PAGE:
Why can't a ruling like this be devised to cover other general concepts of shots. For example; shots with signals, shots of railroad related structures, abandoned right of way shots, shots taken from a train, shots where the train is very small. Once there is clear decision one way or another, then standards can be set that each particular shot will be judge off of.

This system already exist, just not clearly defined anywhere; there are known guidelines of what kinds of 3/4 shots are acceptable (good light, no obstructing objects). At the same time, for more artistic shots, the standards are more relaxed (i.e., cloudy day).

Up until this point, all of these shots have sometimes been accepted, sometimes been rejected. Once there is some sort of guide one would expect these types of submissions to go down, or at the very least there would be less threads like this.

Quote:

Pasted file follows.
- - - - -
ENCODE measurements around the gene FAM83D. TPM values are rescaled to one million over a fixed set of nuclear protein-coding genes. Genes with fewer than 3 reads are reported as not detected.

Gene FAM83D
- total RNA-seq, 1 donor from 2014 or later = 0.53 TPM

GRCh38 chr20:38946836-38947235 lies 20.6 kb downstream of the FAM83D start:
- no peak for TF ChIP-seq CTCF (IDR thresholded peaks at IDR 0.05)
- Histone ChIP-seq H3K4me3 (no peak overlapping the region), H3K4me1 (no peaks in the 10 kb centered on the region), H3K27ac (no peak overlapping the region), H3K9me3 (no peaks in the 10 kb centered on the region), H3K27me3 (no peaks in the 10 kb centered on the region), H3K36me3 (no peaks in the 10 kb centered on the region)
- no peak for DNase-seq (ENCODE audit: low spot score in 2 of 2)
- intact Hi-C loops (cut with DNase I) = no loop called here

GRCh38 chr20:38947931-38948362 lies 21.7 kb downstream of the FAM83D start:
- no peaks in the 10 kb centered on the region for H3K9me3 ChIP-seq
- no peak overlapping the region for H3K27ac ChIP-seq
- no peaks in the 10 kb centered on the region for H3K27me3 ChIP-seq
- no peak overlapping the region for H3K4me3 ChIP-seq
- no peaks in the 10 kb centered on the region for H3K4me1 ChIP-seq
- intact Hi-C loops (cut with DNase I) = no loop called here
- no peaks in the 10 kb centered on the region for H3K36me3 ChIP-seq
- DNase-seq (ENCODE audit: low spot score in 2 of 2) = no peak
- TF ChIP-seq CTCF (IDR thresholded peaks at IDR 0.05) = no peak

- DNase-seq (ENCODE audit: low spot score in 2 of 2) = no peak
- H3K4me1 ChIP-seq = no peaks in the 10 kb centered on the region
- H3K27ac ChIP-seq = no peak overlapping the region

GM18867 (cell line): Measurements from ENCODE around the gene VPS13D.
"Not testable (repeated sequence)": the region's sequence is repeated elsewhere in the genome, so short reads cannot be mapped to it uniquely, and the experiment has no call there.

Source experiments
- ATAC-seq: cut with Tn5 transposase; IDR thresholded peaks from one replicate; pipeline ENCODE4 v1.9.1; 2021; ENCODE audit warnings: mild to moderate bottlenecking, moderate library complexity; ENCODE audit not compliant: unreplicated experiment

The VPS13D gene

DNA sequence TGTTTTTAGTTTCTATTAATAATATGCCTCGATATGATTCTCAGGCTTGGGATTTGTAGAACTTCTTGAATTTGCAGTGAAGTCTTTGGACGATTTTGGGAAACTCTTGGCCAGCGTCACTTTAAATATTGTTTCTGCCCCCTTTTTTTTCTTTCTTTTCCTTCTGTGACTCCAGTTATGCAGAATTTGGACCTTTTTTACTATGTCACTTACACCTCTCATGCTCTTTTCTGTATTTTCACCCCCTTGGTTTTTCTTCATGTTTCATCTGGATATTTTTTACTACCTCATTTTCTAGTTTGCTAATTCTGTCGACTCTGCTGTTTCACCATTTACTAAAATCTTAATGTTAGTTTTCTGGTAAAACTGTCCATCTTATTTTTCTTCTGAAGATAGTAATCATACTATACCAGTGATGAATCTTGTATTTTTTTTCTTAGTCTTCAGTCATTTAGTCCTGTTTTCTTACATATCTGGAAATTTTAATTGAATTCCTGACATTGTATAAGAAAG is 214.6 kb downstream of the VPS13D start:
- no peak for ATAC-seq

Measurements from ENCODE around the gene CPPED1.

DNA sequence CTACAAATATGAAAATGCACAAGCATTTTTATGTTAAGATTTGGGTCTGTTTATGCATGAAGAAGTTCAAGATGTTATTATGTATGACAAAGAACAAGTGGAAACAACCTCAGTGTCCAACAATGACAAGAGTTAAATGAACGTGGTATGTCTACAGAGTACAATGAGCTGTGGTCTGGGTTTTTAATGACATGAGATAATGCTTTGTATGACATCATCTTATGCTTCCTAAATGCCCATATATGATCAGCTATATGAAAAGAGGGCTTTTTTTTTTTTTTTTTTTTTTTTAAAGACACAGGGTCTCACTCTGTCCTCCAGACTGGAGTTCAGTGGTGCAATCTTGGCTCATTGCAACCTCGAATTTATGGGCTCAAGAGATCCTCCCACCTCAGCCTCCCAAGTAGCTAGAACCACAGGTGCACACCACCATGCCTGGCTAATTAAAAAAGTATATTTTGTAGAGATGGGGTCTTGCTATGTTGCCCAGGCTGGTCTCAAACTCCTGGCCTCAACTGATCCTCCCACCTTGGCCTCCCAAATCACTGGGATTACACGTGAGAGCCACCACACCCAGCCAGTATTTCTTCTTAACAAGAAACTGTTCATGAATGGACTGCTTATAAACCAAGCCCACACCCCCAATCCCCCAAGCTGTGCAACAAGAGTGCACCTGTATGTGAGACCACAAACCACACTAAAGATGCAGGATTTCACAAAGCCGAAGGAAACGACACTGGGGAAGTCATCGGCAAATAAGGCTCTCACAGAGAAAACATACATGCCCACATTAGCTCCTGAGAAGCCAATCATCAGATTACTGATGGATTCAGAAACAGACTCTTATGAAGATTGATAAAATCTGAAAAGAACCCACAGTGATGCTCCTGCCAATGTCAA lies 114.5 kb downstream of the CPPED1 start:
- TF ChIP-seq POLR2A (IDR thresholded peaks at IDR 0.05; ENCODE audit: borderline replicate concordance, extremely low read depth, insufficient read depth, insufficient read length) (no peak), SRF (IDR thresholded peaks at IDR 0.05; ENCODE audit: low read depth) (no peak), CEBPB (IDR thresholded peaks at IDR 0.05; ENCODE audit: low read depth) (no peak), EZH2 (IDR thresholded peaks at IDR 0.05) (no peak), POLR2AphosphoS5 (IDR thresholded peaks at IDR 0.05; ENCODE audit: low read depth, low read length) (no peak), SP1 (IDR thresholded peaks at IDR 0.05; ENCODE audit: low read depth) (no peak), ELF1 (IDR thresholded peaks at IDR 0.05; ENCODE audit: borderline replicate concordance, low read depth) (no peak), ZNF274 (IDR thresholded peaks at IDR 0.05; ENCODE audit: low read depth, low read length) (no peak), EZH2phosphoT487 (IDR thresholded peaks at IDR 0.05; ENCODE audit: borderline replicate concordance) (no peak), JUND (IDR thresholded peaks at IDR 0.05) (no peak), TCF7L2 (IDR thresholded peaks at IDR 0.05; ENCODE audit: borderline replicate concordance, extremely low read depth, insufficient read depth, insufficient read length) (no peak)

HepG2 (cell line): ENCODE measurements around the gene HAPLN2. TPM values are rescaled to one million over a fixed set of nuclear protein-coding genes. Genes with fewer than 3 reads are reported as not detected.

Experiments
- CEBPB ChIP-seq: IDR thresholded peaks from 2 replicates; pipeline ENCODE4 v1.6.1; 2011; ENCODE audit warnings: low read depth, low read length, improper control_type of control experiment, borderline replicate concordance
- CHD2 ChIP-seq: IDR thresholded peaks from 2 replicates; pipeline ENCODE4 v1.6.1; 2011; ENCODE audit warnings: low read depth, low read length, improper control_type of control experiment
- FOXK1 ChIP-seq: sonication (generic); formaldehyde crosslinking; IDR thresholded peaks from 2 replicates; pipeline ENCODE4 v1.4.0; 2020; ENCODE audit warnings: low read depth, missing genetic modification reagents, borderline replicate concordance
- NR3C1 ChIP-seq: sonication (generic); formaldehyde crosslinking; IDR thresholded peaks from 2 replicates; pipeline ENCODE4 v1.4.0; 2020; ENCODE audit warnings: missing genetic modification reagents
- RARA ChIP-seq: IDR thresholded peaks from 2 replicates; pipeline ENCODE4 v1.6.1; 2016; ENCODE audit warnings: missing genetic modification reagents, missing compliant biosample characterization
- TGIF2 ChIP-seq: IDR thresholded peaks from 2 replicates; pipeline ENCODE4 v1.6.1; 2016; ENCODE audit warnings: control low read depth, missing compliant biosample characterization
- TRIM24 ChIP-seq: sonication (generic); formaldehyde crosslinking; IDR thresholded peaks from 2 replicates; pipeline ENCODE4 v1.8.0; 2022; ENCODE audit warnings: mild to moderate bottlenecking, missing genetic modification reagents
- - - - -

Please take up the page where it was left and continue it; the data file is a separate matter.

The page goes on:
Originally Posted by Chris Kilroy
You think consistency's an issue with 5 people screening? Try JP.net, where we have 35 screeners and 6 senior screeners doing 2500 photos a day, 5 admins screening appeals, and an average upload to screening time of 3 days.. you'll quickly come to appreciate how well things here really do operate.
OK.... so the same problem exist on that site to an even greater degree. Does that mean that we should all just be content that Railpictures is less problematic? I'm just trying to suggest ways to improve the site.

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Old 02-14-2008, 12:05 AM   #31
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Quote:
Originally Posted by jdirelan87